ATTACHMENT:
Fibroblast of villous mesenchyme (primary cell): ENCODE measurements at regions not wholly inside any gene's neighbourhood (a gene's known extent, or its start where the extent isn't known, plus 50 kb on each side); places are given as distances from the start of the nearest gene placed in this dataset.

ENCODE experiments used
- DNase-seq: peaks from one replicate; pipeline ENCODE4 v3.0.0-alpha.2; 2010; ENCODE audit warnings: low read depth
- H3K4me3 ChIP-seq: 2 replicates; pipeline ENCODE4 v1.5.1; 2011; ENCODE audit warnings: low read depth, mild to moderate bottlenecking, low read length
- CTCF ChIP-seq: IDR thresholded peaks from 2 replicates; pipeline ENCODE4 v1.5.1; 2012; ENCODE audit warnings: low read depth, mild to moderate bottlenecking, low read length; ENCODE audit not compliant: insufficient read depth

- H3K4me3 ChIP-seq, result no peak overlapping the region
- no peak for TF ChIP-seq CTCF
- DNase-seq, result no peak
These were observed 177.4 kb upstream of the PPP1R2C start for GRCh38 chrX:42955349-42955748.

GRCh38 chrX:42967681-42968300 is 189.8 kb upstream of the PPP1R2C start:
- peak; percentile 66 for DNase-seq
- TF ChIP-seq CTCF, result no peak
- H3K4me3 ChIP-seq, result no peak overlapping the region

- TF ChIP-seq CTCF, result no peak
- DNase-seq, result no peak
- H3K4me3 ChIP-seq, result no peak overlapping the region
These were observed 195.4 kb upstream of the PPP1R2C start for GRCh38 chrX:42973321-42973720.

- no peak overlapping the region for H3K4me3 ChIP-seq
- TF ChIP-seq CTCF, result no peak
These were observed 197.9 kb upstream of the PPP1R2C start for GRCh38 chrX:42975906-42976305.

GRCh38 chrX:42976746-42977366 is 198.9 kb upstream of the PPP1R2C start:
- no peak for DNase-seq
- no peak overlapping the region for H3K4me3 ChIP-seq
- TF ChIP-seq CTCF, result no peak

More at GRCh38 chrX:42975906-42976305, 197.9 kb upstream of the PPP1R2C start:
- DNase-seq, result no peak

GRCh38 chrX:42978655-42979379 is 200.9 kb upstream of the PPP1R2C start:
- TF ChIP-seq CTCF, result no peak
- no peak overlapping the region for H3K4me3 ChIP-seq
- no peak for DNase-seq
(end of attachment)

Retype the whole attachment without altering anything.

Fibroblast of villous mesenchyme (primary cell): ENCODE measurements at regions not wholly inside any gene's neighbourhood (a gene's known extent, or its start where the extent isn't known, plus 50 kb on each side); places are given as distances from the start of the nearest gene placed in this dataset.

ENCODE experiments used
- DNase-seq: peaks from one replicate; pipeline ENCODE4 v3.0.0-alpha.2; 2010; ENCODE audit warnings: low read depth
- H3K4me3 ChIP-seq: 2 replicates; pipeline ENCODE4 v1.5.1; 2011; ENCODE audit warnings: low read depth, mild to moderate bottlenecking, low read length
- CTCF ChIP-seq: IDR thresholded peaks from 2 replicates; pipeline ENCODE4 v1.5.1; 2012; ENCODE audit warnings: low read depth, mild to moderate bottlenecking, low read length; ENCODE audit not compliant: insufficient read depth

- H3K4me3 ChIP-seq, result no peak overlapping the region
- no peak for TF ChIP-seq CTCF
- DNase-seq, result no peak
These were observed 177.4 kb upstream of the PPP1R2C start for GRCh38 chrX:42955349-42955748.

GRCh38 chrX:42967681-42968300 is 189.8 kb upstream of the PPP1R2C start:
- peak; percentile 66 for DNase-seq
- TF ChIP-seq CTCF, result no peak
- H3K4me3 ChIP-seq, result no peak overlapping the region

- TF ChIP-seq CTCF, result no peak
- DNase-seq, result no peak
- H3K4me3 ChIP-seq, result no peak overlapping the region
These were observed 195.4 kb upstream of the PPP1R2C start for GRCh38 chrX:42973321-42973720.

- no peak overlapping the region for H3K4me3 ChIP-seq
- TF ChIP-seq CTCF, result no peak
These were observed 197.9 kb upstream of the PPP1R2C start for GRCh38 chrX:42975906-42976305.

GRCh38 chrX:42976746-42977366 is 198.9 kb upstream of the PPP1R2C start:
- no peak for DNase-seq
- no peak overlapping the region for H3K4me3 ChIP-seq
- TF ChIP-seq CTCF, result no peak

More at GRCh38 chrX:42975906-42976305, 197.9 kb upstream of the PPP1R2C start:
- DNase-seq, result no peak

GRCh38 chrX:42978655-42979379 is 200.9 kb upstream of the PPP1R2C start:
- TF ChIP-seq CTCF, result no peak
- no peak overlapping the region for H3K4me3 ChIP-seq
- no peak for DNase-seq